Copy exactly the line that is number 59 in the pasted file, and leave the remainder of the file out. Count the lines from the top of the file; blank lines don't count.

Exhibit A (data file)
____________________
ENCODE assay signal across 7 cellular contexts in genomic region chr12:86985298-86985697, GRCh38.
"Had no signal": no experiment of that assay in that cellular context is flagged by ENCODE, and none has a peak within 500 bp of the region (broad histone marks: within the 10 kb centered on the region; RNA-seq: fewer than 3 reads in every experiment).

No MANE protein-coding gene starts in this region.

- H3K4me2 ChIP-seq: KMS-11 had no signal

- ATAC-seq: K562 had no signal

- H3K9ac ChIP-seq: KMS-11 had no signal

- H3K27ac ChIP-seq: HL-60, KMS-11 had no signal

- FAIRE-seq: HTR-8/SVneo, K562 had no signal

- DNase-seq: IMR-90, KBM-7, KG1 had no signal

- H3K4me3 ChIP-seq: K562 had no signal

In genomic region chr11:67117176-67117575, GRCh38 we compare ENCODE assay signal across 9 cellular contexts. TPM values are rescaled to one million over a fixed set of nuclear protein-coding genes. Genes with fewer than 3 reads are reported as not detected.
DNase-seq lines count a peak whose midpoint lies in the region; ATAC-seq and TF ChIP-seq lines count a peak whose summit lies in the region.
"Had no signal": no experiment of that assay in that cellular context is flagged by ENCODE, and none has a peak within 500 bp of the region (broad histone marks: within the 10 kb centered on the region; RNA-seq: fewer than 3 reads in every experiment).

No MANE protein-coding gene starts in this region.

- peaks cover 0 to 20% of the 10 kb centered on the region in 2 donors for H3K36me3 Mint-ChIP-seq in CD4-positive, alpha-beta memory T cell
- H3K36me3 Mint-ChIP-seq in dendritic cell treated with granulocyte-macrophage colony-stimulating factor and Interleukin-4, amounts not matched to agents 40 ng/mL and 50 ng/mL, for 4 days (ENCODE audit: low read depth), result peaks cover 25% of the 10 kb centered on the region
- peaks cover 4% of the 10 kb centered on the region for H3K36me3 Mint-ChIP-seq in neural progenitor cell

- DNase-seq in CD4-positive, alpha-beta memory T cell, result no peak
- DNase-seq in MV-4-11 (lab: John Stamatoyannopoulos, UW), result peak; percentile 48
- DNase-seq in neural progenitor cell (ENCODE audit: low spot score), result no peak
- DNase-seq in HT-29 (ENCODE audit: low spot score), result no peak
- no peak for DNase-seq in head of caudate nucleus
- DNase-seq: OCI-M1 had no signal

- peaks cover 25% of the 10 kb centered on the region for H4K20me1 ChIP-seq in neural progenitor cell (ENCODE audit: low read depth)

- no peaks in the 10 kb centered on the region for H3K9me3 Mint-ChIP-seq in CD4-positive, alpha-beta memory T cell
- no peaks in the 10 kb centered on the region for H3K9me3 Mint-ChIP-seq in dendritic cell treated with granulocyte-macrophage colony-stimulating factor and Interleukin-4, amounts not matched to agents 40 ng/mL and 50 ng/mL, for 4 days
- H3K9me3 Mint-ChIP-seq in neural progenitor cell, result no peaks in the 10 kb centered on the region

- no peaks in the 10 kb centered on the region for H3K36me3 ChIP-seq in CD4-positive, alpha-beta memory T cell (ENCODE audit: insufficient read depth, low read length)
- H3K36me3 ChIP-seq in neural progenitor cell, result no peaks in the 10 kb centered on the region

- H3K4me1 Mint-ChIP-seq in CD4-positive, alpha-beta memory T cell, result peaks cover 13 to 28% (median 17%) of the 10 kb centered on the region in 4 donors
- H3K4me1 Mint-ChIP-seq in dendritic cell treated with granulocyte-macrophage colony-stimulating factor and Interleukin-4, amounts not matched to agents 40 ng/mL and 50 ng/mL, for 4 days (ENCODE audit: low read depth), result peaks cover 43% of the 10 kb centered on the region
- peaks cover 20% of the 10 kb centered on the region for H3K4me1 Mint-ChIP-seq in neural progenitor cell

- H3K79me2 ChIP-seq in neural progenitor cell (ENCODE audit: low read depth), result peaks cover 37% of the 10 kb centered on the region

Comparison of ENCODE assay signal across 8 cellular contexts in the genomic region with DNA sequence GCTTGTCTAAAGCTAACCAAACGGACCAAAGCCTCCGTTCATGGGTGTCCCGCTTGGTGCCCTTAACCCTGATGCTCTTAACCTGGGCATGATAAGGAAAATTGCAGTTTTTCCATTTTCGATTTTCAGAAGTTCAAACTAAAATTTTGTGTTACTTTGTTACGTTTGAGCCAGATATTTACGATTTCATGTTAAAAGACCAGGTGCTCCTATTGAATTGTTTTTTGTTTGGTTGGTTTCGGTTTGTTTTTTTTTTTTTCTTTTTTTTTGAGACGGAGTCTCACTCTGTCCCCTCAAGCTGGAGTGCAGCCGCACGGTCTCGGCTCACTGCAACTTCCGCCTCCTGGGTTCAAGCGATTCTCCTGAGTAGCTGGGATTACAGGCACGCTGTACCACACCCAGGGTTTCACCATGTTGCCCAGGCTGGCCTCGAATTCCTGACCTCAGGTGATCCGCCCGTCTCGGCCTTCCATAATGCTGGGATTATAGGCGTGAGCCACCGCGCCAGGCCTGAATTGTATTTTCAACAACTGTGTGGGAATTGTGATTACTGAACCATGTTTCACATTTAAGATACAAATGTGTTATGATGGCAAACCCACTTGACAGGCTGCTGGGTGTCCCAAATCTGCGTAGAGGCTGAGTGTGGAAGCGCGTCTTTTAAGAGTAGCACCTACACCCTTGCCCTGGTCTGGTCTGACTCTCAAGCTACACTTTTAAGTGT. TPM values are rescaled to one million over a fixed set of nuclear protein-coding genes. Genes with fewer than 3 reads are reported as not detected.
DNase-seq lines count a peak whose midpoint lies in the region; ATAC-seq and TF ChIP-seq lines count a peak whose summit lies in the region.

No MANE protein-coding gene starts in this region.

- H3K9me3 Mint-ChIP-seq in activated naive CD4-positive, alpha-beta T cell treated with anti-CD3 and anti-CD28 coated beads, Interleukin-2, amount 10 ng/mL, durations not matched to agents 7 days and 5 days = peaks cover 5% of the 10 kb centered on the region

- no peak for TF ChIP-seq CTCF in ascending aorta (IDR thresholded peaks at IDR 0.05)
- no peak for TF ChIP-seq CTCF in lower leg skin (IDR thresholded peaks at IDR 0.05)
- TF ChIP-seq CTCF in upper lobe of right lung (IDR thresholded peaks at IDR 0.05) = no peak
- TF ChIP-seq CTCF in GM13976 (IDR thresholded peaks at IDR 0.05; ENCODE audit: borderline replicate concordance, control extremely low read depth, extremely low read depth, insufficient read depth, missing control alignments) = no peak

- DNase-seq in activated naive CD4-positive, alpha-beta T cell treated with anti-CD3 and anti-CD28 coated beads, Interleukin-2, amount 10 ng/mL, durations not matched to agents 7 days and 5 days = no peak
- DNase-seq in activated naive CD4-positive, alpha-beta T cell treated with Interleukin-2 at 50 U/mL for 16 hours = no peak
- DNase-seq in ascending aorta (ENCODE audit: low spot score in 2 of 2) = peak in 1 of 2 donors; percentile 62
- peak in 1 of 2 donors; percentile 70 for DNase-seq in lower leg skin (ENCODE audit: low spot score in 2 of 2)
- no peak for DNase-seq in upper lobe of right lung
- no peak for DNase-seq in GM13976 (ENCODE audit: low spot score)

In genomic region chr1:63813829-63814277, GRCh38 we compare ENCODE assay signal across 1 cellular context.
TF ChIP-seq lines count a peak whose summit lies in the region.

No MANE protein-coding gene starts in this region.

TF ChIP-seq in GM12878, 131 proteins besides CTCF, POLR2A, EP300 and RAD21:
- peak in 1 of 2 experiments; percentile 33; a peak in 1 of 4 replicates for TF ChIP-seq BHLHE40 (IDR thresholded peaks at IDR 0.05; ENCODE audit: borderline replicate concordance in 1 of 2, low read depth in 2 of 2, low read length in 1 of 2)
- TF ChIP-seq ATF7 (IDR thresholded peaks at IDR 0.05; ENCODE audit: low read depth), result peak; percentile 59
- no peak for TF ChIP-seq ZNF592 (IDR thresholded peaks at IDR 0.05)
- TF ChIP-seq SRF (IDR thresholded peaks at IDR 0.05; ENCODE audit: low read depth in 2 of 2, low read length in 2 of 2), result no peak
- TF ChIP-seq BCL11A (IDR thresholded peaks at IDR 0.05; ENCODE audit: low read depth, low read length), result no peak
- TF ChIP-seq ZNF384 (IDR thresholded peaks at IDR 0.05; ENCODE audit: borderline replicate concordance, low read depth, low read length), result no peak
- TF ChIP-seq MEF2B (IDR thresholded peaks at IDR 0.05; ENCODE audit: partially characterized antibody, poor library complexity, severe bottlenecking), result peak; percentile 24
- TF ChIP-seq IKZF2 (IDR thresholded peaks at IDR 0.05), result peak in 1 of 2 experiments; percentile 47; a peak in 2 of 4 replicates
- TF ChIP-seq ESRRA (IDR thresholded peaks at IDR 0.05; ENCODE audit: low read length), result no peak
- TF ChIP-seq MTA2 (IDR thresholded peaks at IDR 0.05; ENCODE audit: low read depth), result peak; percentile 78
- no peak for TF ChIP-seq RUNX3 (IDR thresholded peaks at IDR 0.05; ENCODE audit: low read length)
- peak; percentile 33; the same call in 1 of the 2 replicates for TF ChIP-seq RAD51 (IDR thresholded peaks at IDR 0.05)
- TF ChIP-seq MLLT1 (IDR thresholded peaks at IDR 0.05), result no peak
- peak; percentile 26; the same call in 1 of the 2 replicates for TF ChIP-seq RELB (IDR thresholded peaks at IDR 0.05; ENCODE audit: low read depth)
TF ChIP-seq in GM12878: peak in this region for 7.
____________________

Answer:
- TF ChIP-seq IKZF2 (IDR thresholded peaks at IDR 0.05), result peak in 1 of 2 experiments; percentile 47; a peak in 2 of 4 replicates